“In the days of Nigeria Airways, pilots were type-rated on Boeing737 and people also got used to jet engines. It was okay to fly Boeing then because Nigeria Airways had no competition so it was profitable. Private airlines that came upstream after Nigeria Airways poached pilots that had already been trained on Boeing. So they went for such aircraft type too. On Boeing, if you have 50 per cent load factor, you are running at a loss, but on the likes of Embraer-145, Dash 8 and ATR, you are just fine and in business.”
Balami said further that it was regrettable that the government has not deemed it fit to establish a Maintenance Repair and Overhaul (MRO) facility in Nigeria in the whole of 60 years of independence.
He said efforts by the private sector to establish the critical facility to support both airlines and the industry had been frustrated by government policies and refusal of banks to support the venture.
Chairman of Air Peace airlines, Allen Onyema, said his preference for Embraer 145 and brand new E195-E2 jets was not to imply that used aircraft were unsafe but to meet emerging local and regional demands.
Onyema said that the main problem of airline operators is the high cost of aircraft maintenance, to which he proffered an adjustment in the applicable regulation.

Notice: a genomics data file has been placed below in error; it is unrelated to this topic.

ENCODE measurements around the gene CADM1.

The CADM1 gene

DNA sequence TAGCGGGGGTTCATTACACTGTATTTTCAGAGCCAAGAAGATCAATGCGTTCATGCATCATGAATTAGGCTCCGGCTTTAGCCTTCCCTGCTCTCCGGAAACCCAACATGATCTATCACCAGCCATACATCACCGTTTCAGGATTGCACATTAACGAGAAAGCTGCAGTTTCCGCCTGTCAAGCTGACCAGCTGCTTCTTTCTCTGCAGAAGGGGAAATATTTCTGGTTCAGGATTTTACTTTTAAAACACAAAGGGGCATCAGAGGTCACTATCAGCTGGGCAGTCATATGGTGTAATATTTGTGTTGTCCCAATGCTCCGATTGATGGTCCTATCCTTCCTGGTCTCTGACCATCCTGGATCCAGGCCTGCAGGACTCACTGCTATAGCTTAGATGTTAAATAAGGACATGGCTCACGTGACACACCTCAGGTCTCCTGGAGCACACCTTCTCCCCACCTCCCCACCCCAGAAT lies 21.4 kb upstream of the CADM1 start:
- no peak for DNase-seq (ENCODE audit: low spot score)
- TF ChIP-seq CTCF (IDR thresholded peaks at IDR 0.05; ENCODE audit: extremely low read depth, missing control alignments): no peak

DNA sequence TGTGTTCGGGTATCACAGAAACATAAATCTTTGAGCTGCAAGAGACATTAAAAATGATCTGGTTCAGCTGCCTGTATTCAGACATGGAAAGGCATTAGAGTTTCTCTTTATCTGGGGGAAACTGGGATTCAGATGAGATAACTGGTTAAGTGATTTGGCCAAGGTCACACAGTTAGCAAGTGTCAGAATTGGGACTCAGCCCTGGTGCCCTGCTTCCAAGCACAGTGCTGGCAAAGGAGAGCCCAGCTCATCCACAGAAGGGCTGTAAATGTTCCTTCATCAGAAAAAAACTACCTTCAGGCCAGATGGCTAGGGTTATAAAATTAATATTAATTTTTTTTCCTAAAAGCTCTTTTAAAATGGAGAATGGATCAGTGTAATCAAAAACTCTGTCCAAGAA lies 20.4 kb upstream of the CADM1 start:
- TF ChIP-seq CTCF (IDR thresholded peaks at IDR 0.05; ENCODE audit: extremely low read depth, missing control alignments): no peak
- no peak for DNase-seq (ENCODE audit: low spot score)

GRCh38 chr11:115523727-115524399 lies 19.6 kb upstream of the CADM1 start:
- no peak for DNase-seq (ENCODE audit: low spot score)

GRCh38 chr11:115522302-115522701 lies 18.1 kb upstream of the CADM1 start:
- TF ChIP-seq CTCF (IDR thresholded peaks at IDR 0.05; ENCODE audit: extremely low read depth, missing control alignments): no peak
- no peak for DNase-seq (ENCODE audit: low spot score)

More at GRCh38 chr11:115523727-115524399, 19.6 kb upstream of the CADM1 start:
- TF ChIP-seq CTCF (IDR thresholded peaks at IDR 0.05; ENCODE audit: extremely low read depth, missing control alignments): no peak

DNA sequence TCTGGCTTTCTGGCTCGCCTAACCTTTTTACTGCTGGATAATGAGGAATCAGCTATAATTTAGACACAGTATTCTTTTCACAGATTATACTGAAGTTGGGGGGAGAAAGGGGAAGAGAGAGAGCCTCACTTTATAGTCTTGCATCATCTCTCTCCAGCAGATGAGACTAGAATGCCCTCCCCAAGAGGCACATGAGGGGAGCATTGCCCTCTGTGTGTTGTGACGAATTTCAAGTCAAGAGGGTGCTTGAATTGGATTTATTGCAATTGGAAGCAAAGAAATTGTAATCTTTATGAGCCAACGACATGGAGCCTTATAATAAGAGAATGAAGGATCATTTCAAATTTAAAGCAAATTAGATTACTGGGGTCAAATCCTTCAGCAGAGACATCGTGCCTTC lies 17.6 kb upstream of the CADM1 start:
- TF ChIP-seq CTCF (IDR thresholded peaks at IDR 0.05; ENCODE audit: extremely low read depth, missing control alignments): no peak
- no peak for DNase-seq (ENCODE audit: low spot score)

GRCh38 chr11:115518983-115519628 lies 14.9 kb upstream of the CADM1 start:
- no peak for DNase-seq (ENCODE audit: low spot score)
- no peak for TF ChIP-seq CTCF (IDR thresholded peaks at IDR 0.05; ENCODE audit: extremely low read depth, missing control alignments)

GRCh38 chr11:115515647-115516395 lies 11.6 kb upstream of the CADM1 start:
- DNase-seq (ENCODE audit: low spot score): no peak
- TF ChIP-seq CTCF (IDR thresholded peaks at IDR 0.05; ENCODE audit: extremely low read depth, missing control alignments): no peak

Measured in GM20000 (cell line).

“The burden of maintenance is enormous and the capital flight is huge, depleting the resources of the country. I would like to appeal for a review of the regulations on C-checks because the manufacturers go by hours – 4000 hours before you go for maintenance. In Nigeria, they will tell you 18 months or at most 24 months. That is not good enough for aircraft utilisation when it is by hours flown elsewhere,” he said.
Findings show that average aircraft can fly for between 25 and 30 years before retirement. Globally, geriatric aircraft are kept in a storage facility (with minimal maintenance), gradually stripped of their over 350,000 individual components for sale, while remains are melted for scrap metal.
Recent trend is to keep the plane fairly intact and recycled for tourism and hospitality purposes. A Swedish businessman, for instance, turned a Boeing 747 into a hotel in a parking lot at Arlanda Airport in Stockholm, Sweden. The hotel has 25 rooms and one suite in the cockpit.
Geriatric airplanes in Nigeria are hardly treated accordingly because owner-airlines collapsed and are subject to prolonged litigation. Most of their aircraft got abandoned and rot away in the process.
Aviation security consultant, Group Capt. John Ojikutu (rtd), said the oddly familiar rating was an indictment on the regulatory agencies that have a statutory responsibility to safety and routine audit of all operators, including aircraft flown by carriers.
Ojikutu said there are about 100 aircraft in Nigerian local industry that would require a yearly audit, maintenance and inspections. “But does the regulator have sufficient manpower to do this and even ensure that they (operators) are not cutting corners? In the past, Dr. Demuren (former NCAA DG) had to look for professionals from outside to do this for him and establish the true state of things.
“For me, the solution is with the NCAA. Air Peace is doing the right thing with the acquisition of Embraer jets. The industry should leverage on this right path and get things right,” Ojikutu said.